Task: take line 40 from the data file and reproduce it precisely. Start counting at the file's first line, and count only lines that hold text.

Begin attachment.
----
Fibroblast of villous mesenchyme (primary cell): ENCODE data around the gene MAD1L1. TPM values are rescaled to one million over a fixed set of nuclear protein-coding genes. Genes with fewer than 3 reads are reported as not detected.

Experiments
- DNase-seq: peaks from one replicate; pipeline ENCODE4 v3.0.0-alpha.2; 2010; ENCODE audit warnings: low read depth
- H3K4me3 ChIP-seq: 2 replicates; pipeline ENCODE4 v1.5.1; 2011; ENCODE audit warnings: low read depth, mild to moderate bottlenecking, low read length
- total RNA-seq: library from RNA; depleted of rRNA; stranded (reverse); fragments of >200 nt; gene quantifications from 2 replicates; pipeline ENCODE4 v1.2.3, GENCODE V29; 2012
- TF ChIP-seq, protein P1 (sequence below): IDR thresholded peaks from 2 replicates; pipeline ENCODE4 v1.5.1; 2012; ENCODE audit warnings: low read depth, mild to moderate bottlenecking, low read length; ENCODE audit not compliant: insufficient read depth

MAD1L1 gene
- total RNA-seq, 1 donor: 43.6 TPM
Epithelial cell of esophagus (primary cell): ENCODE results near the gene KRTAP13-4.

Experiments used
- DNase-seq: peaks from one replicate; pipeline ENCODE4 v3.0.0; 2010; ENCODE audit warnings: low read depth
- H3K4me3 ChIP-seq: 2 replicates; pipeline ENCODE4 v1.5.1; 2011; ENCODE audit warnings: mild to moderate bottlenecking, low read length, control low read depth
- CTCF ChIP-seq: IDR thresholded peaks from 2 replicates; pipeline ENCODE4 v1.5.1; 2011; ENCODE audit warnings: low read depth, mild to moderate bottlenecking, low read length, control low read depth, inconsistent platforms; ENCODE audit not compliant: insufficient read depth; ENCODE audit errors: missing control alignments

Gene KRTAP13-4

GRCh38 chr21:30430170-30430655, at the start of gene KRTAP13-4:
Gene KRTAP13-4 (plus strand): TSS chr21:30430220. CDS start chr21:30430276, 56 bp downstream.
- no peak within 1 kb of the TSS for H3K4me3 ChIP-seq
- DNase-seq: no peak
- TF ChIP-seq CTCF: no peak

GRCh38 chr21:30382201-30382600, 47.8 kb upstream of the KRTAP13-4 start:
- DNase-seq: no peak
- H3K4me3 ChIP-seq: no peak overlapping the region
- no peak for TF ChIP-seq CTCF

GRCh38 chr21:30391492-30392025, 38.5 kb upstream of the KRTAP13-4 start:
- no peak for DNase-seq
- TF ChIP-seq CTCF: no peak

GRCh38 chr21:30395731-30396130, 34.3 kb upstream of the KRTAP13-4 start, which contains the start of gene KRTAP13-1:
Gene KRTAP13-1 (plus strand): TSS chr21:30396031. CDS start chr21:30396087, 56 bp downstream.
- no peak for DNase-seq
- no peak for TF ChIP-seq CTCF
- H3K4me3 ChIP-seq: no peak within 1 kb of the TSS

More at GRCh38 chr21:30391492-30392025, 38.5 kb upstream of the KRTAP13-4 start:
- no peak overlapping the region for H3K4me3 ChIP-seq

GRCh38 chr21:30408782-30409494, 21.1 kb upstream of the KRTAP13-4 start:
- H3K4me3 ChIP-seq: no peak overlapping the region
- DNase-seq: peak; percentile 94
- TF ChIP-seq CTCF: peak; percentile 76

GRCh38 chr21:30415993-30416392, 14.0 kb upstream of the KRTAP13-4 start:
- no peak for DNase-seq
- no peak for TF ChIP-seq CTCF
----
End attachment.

- no peak for TF ChIP-seq CTCF